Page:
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Discussion Starter #1
Hello All,
New member/longtime lurker, seeking input on converting my 1987 Syncro T3/Vanagon TDI into a 'through the road' parallel hybrid. For those unfamiliar, this is a rear-engined vehicle with a transaxle (w/ diff lock) driving the rear wheels, and a prop shaft drive the front differential. (I've attached a photo of the stock Syncro drivetrain).

The idea is to retain rear wheel drive by the current (reasonably efficient) turbodiesel motor, remove/cut down the current prop shaft and adapt it to a mid-mounted AC motor which will drive the front wheels.

The goal is to have some electric assist for around-town driving or slow off-road driving, and ideally be able to utilize some extra 'boost' for steep moutain driving where the ~110hp diesel struggles sometimes with a nearly 5000 lb (when fully loaded) vehicle. Would like to have plug-in charging. Regenerative braking would be nice (though in reading other accounts, I shouldn't expect to get much back from it).

Your skill level with auto mechanics and fabrication

Reasonably skilled DIYer mechanic, with rudimentary fabrication skills. My T3 was originally 2WD with the stock 2.1L gas boxer 4-cyl, and I swapped in a 1.9L VW TDI 'drive by wire' motor, and at the same time converted it to a Syncro drivetrain and suspension. Also recently adapted an electrohydraulic power steering system from a Toyota MR2.

The range you are hoping to get (how many miles/charge)

The primary goal of 'Stage 1' is to create a through the road parallel hybrid. So the diesel motor will always be running (powering the accessories), but that the electric motor could carry a heavy part of the load during stop-go city driving, and contribute on-demand during highway driving.

What level of performance you are hoping to get

I'd hope to get 20-30% improved city fuel economy and increased performance on highway driving.

How much money you are willing to put into your project

US$5-7K for the first stage?

What parts you've already considered, if any.

Primarily started just looking at motors. The HPEVS AC-23 seems to pack a respectable amount of power/torque into a small package, which would be key given the limited amount of mounting space under the vehicle.

There is an undercarriage space that is approximately 50" long x 11" wide x 7" deep that could house the batteries.

I know there are numerous other recent and past VW T3 EV conversions (including at least 1 current project on this forum), which have served as an inspiration to investigate the feasibility of this project!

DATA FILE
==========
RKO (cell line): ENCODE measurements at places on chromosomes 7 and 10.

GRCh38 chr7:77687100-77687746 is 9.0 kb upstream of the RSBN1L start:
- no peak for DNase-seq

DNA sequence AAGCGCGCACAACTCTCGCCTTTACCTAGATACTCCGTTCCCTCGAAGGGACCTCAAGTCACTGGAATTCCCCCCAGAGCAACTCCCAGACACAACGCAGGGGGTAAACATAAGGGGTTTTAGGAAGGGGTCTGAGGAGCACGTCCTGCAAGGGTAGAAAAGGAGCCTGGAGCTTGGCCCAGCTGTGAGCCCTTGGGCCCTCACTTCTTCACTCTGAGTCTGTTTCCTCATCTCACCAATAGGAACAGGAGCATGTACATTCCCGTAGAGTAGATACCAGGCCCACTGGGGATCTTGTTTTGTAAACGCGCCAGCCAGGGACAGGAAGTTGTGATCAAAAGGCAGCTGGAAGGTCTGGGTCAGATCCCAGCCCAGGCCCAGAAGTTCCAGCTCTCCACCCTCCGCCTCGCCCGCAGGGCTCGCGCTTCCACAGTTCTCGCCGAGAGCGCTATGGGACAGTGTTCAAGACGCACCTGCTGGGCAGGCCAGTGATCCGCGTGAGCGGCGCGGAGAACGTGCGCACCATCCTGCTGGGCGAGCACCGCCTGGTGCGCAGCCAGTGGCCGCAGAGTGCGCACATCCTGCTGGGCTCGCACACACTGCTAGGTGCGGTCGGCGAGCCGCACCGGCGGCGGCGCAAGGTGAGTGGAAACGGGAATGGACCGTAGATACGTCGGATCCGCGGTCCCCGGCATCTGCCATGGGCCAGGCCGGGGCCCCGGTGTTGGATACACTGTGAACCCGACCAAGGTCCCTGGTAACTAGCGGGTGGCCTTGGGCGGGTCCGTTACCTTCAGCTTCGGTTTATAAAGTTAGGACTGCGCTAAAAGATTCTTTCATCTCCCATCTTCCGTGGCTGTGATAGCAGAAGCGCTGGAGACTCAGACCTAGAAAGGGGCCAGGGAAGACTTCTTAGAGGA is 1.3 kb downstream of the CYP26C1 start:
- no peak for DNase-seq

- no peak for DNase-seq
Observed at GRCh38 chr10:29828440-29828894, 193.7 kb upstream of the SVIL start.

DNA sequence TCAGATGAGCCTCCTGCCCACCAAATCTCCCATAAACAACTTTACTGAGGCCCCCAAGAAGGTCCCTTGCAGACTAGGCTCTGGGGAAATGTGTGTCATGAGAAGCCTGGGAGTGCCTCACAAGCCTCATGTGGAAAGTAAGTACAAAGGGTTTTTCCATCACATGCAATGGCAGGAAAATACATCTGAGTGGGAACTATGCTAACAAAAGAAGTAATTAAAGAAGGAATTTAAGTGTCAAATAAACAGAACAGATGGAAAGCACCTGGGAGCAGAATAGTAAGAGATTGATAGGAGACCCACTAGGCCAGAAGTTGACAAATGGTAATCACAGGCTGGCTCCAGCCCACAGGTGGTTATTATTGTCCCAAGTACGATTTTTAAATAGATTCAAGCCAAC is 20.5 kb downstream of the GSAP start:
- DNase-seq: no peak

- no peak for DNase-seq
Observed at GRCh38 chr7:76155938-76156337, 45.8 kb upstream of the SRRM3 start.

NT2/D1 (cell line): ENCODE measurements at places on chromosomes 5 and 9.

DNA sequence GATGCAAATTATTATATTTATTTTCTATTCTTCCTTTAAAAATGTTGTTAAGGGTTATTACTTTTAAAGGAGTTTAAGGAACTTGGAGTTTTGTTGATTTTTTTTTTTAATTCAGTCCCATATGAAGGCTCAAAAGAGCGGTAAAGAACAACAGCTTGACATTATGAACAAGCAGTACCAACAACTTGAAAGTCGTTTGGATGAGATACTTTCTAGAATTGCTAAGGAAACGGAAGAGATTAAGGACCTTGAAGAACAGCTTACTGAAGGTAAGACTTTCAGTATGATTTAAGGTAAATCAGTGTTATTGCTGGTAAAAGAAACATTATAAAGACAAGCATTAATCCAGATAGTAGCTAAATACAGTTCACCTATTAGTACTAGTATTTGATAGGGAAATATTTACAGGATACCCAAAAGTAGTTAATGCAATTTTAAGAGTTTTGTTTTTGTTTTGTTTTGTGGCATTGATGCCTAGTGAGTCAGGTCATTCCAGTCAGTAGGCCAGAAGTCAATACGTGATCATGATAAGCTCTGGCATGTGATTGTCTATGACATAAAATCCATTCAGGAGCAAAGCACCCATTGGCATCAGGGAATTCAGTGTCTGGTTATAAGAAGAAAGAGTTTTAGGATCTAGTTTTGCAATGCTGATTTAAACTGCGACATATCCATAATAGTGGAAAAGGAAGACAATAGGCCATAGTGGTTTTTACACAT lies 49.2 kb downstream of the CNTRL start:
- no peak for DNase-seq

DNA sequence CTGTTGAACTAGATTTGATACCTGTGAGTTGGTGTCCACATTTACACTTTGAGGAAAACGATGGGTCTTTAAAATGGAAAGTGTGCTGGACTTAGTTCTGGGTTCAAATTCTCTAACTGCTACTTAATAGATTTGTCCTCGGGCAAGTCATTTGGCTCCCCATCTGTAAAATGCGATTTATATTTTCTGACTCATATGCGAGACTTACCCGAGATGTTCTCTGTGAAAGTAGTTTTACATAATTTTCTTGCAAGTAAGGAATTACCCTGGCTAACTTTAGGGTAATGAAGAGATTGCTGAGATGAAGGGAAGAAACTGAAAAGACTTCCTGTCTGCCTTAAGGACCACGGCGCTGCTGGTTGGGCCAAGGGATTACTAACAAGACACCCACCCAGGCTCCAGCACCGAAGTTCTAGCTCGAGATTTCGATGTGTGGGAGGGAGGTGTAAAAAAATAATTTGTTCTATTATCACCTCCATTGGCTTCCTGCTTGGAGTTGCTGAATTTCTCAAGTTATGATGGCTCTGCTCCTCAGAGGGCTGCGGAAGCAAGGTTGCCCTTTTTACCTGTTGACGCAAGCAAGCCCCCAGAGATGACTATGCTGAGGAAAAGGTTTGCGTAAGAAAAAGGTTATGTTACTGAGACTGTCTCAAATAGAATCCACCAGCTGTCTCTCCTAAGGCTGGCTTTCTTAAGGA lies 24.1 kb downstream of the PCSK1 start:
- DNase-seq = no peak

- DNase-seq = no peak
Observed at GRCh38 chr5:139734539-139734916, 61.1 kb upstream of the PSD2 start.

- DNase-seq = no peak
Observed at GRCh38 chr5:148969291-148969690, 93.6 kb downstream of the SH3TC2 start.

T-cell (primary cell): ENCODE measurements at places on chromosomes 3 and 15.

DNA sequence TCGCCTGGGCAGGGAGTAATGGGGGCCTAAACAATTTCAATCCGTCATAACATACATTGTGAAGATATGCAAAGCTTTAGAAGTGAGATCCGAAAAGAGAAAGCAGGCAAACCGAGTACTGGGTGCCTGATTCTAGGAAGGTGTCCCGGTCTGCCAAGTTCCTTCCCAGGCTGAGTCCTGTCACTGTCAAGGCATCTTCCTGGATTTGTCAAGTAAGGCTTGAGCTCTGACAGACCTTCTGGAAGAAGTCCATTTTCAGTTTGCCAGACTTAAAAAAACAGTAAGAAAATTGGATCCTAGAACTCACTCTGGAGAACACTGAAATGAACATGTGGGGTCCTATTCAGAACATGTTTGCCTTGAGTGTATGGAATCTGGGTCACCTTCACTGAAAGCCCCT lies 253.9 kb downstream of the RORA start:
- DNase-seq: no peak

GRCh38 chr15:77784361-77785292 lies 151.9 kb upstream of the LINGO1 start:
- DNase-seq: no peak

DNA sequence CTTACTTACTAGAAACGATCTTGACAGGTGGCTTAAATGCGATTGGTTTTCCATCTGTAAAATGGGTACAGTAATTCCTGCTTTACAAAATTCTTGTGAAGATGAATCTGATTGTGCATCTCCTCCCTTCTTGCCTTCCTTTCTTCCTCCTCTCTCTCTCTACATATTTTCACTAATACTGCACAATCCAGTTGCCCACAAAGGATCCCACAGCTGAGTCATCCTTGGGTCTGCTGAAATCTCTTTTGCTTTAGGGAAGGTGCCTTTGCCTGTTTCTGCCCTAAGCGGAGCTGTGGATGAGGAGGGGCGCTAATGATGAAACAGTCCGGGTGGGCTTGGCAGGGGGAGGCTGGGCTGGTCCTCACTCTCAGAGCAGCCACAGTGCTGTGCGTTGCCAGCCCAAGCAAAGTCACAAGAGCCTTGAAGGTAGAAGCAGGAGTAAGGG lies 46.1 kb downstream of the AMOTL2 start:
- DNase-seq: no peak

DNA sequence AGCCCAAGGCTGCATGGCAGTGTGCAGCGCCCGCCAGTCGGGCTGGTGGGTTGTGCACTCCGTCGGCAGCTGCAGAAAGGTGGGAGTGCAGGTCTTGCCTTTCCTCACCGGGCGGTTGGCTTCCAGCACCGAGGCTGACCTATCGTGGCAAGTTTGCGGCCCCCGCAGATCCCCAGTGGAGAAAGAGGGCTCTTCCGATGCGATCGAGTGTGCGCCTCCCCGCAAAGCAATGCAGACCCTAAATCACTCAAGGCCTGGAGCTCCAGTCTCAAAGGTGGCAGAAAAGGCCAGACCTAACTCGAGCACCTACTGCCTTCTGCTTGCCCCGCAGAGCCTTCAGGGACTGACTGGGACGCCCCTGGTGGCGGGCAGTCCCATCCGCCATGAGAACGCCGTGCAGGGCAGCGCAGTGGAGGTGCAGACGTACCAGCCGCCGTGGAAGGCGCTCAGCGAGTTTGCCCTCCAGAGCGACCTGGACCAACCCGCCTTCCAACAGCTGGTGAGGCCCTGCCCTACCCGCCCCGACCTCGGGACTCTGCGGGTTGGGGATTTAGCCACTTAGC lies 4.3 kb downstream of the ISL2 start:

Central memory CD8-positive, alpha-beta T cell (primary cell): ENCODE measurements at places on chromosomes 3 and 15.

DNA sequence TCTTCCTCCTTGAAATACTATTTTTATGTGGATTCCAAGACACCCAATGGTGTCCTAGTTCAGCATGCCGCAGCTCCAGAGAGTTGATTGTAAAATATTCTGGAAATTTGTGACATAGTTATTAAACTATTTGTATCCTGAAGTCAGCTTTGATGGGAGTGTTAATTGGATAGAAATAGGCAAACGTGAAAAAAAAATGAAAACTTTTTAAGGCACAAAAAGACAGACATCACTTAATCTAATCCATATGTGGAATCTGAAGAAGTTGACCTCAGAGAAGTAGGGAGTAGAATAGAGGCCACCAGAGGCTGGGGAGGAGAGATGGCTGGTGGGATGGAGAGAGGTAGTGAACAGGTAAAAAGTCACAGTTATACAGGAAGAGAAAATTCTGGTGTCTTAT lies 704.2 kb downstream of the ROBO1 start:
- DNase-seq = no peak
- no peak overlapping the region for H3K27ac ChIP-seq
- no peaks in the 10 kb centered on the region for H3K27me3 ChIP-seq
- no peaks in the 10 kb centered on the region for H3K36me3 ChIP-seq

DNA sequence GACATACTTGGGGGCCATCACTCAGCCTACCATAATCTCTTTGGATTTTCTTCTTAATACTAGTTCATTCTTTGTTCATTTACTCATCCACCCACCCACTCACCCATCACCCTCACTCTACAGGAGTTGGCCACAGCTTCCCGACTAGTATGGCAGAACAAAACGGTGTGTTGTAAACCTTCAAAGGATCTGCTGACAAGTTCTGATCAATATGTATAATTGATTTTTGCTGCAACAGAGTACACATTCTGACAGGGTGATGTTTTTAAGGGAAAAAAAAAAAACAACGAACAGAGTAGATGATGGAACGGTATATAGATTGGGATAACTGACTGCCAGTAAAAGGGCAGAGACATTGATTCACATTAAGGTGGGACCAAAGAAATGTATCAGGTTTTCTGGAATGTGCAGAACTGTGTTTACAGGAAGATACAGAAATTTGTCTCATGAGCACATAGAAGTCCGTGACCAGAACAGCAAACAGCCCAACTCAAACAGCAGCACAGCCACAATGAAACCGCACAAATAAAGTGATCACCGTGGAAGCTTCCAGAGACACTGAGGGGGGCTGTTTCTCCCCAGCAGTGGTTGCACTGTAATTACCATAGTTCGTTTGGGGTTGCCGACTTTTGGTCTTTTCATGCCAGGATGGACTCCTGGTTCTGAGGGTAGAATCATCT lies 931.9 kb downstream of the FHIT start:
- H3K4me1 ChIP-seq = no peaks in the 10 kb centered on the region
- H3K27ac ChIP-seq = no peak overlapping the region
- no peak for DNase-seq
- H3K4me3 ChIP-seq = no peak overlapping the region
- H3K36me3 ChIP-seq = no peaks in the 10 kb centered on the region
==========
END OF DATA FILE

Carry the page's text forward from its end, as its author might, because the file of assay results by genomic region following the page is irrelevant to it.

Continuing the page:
Other current thoughts...
-'throttle' control: the current VW go-pedal utilizes a fairly standard 0-5V signal. My understanding is that this type of signal could be integrated patched into a Curtis controller to run in parallel? Ideally there would be some kind of set lag for the diesel motor so that the electric motor carries the heaviest load on initial start, giving the turbo some time to spin up...

-The final drive ratio is 4.86:1, so with ~28" tires, calculated RPM for a direct drive motor would be ~4600 rpm @ 80 mph (which is about as fast as I ever push this brick!). My understanding is that this is within the safe-range for most popular AC motor options?

Any ideas/thoughts/criticisms/resources are welcomed! Thanks in advance.

 

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It's an interesting idea, but I doubt that you'll see a fuel economy improvement with a through-the-road hybrid. The losses in the tires (both the ones driven by the engine and the ones driving the generator) make the recharging stage inefficient... which is one reason that there are no through-the-road hybrids in production.

Since you have already added the Syncro system, why not keep the shaft to the front, add the electric powertrain, and make it a normal parallel hybrid?
 

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Discussion Starter #3
Thanks for the input brian_

Your point about the regen inefficiencies are well taken.

Forgive my naïveté, but when you say 'normal parallel hybrid', I presume you mean a double-ended shaft electric motor inline with the drive shaft?
 

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Hi
I like the idea -

But you will need batteries and to plug it in to get any improvement in fuel economy

Effectively a "Plug In Hybrid"

The advantages come from the part of the journey that is made under electric - from the mains - power

There is a good reason that there are few or no "Hybrid Diesels" - one of the advantages of a petrol hybrid is that the part load running is reduced

With a diesel the part load running "penalty" is much less than with a petrol - so the gains are much less
 

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Discussion Starter #5 (Edited)
Yeah--a plug in hybrid setup is what I had in mind.

And it is a good point that the gains from adding a hybrid system to a diesel platform is likely to have less gains that a petrol car. Curiously, I recently found one example--the Peugeot/Citroën Hybrid4 system. Evidently it hasn't turned out to be game changer that they might have hoped for...

 
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